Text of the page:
Peachland taxpayers are facing a 6.5 per cent increase in their property taxes, but they shouldn’t blame the municipality for all of it.
Council gave final approval to the municipal budget and tax rates for 2023 on Tuesday.
Officially, it’s a 5.42 tax increase being passed on to the typical homeowner, but with a series of parcel taxes holding steady, the increase is really just 3.85%, Mayor Patrick Van Minsel said.
Municipal taxes are only part, although the biggest big part, of the property tax bill. And other taxing authorities are passing along some whopping increases.
“I’m very happy to see we kept it at 5.42 and if you count in the municipal parcel taxes, we’re at 3.85, so that’s very good in an inflationary environment,” Van Minsel said. “I’m very disappointed to see that other taxation authorities did not do that. I see here increases of 17, 16 per cent, 38 per cent. For me that was very disappointing to see.”
The regional district portion of the tax bill is going up 17%. School taxes, the largest share among the other taxing agencies, will rise 11.87 per cent.
The BC Assessment Authority rate is going up 16.39 per cent and the tiny Municipal Finance Authority share is jumping 38.46 per cent.
At a budget meeting last week, Peachland’s chief administrative officer Joe Creron said municipalities should be able to look at and comment on regional district and school board budgets.
“Having a say in that would be very important to us and we will have a look into that,” said Van Minsel at that earlier meeting.
On a typical $890,000 house, municipal taxes will rise $99.48 or 5.42%. Taxation from other authorities rises $158.28 or 11.39%, according to budget documents.
Total taxes for a typical Peachland home will be $4,230.90, the documents say. Municipal taxes account for 63.4% of that ($2,683.24) and other taxes 36.6% ($1,547.66)
Some of the big-ticket budget expenditures include:
- $415,000 for a plow truck, sander attachment and snowmobile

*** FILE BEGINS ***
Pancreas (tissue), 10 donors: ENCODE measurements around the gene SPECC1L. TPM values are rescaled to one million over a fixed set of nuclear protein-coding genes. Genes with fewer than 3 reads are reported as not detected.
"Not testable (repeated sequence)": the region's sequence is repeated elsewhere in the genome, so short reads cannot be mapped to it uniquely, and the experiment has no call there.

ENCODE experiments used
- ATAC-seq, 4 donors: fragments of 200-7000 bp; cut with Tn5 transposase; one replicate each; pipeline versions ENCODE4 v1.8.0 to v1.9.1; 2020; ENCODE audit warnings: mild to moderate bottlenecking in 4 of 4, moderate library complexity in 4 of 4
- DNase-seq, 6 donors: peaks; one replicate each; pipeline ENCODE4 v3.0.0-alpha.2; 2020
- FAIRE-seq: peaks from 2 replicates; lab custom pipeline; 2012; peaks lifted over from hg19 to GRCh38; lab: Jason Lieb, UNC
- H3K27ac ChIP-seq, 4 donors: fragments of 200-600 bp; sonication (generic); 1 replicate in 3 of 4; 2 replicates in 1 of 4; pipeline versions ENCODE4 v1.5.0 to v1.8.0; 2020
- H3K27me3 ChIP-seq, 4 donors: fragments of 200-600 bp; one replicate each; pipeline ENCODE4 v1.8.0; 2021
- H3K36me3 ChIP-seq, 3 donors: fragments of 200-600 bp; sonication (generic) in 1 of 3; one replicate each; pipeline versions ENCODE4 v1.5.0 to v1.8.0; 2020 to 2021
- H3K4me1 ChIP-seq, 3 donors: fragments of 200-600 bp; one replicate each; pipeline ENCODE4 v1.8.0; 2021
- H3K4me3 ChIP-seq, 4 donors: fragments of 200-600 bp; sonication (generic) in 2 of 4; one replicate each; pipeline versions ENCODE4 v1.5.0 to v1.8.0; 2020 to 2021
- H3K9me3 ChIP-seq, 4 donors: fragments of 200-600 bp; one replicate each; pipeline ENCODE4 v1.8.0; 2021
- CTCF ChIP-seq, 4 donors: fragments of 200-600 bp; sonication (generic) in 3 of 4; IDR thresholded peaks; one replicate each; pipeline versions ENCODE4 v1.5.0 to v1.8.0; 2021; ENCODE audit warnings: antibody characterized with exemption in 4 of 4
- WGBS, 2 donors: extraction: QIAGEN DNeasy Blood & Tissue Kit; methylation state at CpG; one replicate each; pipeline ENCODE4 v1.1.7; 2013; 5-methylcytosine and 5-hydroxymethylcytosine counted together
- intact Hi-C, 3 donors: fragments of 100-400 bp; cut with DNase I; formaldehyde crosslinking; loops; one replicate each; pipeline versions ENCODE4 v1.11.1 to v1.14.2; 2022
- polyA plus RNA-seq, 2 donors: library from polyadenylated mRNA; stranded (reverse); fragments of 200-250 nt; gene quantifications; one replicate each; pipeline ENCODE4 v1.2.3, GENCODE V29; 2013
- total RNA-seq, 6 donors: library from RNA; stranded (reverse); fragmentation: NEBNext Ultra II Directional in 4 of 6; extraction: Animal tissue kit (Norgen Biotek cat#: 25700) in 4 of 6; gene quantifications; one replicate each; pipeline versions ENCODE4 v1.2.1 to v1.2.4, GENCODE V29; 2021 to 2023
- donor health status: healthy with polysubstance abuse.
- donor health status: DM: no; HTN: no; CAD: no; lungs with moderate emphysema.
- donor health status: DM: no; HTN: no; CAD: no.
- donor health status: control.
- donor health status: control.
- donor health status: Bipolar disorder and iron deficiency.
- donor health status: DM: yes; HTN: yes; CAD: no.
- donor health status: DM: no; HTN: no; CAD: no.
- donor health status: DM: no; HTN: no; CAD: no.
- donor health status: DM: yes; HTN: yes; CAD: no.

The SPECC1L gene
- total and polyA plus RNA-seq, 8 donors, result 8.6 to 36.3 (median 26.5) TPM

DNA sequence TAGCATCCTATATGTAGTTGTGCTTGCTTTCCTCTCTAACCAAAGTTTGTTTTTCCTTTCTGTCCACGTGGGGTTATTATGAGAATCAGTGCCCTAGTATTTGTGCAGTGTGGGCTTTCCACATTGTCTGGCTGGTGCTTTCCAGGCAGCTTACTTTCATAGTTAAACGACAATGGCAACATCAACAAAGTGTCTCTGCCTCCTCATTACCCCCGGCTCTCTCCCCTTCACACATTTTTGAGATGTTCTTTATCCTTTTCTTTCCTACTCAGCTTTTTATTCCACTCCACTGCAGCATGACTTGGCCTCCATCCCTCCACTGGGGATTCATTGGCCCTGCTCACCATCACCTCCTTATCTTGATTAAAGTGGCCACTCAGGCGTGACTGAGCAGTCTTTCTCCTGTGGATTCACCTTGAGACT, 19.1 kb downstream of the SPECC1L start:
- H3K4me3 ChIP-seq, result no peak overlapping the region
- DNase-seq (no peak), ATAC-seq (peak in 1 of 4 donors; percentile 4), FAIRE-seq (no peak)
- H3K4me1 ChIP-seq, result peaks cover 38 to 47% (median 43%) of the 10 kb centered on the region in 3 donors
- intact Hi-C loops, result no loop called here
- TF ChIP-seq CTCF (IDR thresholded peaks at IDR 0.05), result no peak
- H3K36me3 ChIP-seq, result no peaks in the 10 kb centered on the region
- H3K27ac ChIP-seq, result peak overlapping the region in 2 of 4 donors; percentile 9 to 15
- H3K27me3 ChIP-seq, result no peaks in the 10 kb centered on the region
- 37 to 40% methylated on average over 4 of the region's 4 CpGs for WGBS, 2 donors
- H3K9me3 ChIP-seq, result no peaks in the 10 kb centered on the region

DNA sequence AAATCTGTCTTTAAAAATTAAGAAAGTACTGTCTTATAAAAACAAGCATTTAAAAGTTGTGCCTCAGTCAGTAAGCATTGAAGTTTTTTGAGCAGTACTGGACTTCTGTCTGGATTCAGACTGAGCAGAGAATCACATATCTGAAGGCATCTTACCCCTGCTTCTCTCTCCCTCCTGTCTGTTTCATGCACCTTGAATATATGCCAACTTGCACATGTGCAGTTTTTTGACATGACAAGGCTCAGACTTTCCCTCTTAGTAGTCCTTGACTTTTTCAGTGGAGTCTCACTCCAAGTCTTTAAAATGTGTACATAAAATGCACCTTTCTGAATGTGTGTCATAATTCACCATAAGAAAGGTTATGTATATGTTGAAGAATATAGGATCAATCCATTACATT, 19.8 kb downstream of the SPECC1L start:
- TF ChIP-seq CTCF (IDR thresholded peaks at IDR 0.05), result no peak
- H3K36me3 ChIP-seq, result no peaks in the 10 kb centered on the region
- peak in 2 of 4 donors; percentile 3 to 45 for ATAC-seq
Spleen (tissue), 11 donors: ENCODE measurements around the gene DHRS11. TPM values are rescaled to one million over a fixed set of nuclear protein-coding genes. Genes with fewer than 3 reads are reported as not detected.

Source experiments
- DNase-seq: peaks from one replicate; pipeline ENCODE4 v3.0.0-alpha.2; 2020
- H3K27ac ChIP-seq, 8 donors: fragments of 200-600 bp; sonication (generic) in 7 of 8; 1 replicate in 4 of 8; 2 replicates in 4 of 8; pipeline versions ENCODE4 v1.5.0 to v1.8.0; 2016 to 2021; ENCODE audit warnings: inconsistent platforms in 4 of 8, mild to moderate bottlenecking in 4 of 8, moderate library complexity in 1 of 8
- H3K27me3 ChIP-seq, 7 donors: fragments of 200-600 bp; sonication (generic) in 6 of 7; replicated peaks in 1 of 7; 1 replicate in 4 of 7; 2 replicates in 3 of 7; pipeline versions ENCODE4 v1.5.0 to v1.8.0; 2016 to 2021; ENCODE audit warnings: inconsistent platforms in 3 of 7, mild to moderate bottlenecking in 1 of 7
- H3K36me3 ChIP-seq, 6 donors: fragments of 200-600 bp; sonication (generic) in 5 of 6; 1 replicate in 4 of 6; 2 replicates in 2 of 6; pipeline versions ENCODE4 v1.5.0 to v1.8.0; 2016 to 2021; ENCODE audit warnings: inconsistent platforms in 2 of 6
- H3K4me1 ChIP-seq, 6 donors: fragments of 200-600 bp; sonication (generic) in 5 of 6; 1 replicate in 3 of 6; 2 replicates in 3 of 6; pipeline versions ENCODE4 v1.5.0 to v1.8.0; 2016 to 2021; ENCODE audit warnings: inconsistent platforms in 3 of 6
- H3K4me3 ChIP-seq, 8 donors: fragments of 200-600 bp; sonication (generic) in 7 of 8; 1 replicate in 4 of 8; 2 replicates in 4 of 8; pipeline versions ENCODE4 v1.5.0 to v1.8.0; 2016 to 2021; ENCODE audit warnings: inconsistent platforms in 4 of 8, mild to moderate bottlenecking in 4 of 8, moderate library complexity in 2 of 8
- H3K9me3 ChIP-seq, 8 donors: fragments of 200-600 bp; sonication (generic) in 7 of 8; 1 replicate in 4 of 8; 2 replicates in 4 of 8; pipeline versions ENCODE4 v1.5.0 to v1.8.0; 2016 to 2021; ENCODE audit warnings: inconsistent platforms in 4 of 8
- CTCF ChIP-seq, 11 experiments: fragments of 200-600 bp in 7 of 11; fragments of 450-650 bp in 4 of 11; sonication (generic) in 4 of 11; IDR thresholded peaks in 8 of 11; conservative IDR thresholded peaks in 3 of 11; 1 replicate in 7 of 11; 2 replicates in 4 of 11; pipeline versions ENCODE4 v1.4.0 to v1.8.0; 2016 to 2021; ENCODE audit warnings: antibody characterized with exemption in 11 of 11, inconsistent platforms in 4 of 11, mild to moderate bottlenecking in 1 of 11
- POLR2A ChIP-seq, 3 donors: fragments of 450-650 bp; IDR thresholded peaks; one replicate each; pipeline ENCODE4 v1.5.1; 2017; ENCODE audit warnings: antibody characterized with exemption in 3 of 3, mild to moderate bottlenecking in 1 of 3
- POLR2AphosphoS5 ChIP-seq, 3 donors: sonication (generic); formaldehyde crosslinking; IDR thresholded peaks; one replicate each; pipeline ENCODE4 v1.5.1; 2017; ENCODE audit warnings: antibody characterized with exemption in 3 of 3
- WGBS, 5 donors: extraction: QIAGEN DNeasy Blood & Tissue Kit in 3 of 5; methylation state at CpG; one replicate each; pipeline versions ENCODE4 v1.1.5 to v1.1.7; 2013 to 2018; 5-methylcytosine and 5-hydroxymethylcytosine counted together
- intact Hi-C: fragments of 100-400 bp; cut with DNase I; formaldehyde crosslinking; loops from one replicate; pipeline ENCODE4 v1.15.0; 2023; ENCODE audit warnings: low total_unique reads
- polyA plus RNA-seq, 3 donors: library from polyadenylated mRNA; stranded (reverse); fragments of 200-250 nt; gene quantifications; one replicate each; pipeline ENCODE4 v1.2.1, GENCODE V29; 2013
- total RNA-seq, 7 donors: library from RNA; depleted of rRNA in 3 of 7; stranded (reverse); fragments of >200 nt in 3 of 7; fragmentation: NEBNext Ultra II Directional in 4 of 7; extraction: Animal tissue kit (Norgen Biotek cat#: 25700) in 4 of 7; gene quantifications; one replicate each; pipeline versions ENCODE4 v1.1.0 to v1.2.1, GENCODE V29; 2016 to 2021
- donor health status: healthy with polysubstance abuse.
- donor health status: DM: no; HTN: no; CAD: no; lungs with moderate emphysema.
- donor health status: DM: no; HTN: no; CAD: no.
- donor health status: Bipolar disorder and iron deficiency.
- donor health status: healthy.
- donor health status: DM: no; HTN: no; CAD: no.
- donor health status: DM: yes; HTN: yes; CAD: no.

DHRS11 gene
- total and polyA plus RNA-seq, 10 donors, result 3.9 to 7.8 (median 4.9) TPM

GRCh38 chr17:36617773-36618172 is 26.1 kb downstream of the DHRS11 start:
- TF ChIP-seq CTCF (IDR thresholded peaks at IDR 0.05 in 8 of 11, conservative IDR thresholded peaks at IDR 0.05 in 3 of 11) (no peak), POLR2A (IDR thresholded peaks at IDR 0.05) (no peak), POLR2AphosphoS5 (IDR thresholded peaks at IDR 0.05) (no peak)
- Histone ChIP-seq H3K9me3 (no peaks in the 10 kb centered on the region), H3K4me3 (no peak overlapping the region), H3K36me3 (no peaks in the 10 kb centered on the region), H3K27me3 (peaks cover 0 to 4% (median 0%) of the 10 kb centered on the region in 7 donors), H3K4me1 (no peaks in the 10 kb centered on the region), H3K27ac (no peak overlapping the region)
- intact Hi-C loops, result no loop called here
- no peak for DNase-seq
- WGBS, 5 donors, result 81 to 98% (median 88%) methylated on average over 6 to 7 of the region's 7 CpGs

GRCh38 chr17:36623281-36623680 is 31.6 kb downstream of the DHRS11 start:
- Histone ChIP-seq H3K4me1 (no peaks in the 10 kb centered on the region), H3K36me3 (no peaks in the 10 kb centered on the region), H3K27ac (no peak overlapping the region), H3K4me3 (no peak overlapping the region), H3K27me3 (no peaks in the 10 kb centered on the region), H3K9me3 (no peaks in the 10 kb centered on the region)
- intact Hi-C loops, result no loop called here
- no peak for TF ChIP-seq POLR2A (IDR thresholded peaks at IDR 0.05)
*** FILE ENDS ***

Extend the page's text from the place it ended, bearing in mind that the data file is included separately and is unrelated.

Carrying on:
- $150,000 for fire hall replacement drawings
- $550,000 for the road remediation program
- $300,000 for self-contained breathing apparatus replacement for the fire department
- $920,000 to acquire property for a new Protective Services Building
- $249,300 for dock repairs and replacements, an HVAC unit for the community centre and a portable stage for community events.
- $2.5 million for a water treatment plant upgrade
- $400,000 for water meter replacements – council heard there were 700 metres that aren’t working, but supply is hard to get right now.
- $299,000 for water supply analysis and upgrades
With the budget now approved, any new projects that come forward can’t be funded through tax increases, finance director Gary Filafilo explained at Tuesday’s meeting, but a one-time $2.7 million provincial Growing Communities Fund grant that Peachland has put in the bank may be one possible source of funding.
A motion to use some of the fund money to help the Peachland Hub project, which is fundraising to build a new home for several community organizations, was tabled.
Officially, Peachland is raising general taxation by 5.12%, the policing tax by 7.65% and the transit tax by 2.76%.
The increase for police is due to growth in the City of Kelowna support services contract as well as the RCMP police services contract, a municipal release explained.
Peachland’s parcel taxes are mostly for water and sewer. Those rates aren’t rising and three parcel taxes will expire after this year, council was told.
Regional district taxes are increasing by 16.73% with parks, liquid waste management and fire and protective services driving the higher costs, a report to council explained.
Regional Hospital District taxes increased by 16.39%, largely because of capital and equipment services.
School taxes increased by 11.87% for capital and operating costs.
Okanagan Regional Library taxes increased by 5.08% for operating costs.
The provincial homeowner’s grant will help lower taxes for taxpayers.
Taxes are due on July 4.